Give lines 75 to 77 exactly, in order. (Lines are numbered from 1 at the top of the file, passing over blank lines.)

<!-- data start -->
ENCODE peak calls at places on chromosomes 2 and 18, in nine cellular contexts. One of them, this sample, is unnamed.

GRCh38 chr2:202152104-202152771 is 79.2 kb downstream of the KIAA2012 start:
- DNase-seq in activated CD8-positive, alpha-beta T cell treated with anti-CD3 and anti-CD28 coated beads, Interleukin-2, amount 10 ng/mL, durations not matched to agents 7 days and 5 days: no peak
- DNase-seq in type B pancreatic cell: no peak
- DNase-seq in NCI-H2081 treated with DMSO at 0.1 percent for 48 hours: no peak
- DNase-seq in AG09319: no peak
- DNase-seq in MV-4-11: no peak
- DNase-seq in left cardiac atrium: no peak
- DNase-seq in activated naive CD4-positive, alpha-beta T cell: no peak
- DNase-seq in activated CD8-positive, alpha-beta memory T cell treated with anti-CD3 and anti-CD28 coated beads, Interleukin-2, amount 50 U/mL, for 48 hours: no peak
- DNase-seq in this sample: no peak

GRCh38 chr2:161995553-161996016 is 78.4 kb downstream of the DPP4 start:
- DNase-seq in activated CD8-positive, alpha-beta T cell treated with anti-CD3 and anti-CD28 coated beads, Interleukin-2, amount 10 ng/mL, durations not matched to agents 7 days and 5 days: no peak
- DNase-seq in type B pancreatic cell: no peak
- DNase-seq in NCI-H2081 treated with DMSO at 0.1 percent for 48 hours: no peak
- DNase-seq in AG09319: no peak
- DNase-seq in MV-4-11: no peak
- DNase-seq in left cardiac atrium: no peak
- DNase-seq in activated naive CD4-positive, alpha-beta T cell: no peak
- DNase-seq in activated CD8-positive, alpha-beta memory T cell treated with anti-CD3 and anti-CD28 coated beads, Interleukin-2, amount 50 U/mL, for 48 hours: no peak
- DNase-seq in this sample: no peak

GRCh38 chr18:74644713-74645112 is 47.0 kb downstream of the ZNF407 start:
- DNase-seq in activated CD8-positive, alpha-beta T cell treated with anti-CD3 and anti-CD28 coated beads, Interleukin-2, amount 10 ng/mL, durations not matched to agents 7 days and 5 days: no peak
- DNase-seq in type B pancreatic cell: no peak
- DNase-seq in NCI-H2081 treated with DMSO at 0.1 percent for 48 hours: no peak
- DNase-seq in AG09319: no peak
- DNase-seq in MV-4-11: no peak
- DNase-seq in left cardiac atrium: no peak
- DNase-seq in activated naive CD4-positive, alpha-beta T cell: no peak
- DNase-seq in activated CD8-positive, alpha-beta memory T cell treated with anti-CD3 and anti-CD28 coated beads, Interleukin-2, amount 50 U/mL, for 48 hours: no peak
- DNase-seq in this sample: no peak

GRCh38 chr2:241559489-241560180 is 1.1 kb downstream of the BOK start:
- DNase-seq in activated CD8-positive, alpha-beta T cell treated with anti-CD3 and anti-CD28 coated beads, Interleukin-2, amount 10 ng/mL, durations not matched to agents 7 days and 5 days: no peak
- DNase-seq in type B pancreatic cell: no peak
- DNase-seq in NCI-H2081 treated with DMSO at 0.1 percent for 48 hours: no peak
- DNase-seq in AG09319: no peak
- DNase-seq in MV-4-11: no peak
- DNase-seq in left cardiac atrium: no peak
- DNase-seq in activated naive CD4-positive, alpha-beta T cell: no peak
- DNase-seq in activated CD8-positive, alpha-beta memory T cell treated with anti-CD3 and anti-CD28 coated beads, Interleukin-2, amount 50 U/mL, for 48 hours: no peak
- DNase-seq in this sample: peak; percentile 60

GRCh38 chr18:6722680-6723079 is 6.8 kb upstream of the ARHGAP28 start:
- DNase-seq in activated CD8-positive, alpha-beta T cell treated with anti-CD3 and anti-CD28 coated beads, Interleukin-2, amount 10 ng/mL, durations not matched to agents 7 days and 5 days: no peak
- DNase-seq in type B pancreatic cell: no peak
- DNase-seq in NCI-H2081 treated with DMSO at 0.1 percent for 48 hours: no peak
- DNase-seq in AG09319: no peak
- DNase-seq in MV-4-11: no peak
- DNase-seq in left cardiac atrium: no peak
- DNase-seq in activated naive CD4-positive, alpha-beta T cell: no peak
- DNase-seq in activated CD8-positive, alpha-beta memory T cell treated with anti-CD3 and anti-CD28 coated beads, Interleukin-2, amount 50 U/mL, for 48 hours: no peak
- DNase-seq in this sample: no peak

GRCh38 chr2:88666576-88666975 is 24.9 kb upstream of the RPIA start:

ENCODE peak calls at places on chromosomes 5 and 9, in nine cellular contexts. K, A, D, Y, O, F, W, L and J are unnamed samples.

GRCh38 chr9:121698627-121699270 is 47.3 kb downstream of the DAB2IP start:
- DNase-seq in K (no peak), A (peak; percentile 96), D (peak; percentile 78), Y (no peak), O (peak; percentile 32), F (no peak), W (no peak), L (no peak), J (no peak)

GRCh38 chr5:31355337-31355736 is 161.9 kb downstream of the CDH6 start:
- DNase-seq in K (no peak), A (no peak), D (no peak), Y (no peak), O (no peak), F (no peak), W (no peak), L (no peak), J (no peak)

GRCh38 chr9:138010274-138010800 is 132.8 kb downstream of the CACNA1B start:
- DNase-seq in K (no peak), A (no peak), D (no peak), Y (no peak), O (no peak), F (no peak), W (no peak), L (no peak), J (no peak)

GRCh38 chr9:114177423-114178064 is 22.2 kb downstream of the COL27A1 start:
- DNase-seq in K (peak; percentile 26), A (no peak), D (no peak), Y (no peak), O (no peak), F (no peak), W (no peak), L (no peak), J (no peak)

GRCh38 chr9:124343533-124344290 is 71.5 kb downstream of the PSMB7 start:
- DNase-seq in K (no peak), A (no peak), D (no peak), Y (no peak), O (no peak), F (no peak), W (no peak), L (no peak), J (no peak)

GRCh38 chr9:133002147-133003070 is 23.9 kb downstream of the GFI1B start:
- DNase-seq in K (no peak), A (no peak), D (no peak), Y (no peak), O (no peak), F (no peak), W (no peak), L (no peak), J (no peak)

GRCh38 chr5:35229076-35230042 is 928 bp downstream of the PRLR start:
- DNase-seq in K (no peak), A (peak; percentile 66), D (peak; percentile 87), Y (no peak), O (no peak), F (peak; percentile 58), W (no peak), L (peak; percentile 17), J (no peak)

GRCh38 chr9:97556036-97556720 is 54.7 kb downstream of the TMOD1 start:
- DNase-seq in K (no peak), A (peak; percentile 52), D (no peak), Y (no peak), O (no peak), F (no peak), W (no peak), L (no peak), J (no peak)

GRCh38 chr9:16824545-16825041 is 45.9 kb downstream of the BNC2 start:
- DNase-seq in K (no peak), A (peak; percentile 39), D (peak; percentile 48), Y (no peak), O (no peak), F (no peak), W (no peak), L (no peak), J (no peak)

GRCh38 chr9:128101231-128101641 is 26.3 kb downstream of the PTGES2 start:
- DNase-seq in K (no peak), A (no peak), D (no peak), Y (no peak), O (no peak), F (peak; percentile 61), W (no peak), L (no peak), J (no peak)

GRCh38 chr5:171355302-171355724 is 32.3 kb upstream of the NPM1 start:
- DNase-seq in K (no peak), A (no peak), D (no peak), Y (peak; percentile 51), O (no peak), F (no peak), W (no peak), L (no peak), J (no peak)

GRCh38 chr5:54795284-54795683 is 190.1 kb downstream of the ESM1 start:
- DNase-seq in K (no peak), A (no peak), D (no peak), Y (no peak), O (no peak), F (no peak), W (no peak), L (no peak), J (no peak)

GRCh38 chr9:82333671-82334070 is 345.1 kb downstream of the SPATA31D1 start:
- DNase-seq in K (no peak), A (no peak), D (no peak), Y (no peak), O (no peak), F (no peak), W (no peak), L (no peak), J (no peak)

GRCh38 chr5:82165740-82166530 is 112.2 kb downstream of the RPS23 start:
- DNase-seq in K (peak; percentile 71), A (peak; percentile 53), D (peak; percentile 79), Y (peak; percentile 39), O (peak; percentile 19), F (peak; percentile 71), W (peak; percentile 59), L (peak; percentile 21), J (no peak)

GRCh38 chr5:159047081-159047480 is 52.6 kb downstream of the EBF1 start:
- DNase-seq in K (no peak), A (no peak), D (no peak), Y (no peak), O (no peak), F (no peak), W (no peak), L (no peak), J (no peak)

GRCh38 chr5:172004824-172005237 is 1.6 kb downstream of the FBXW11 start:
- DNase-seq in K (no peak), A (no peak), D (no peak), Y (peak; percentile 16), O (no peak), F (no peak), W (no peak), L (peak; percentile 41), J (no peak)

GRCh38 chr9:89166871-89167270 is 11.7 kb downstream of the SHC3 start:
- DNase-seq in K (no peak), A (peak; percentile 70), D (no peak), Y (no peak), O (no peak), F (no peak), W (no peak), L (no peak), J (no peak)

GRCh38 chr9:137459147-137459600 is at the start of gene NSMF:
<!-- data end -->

- DNase-seq in K (no peak), A (no peak), D (no peak), Y (peak; percentile 51), O (no peak), F (no peak), W (no peak), L (no peak), J (no peak)

GRCh38 chr5:54795284-54795683 is 190.1 kb downstream of the ESM1 start:
- DNase-seq in K (no peak), A (no peak), D (no peak), Y (no peak), O (no peak), F (no peak), W (no peak), L (no peak), J (no peak)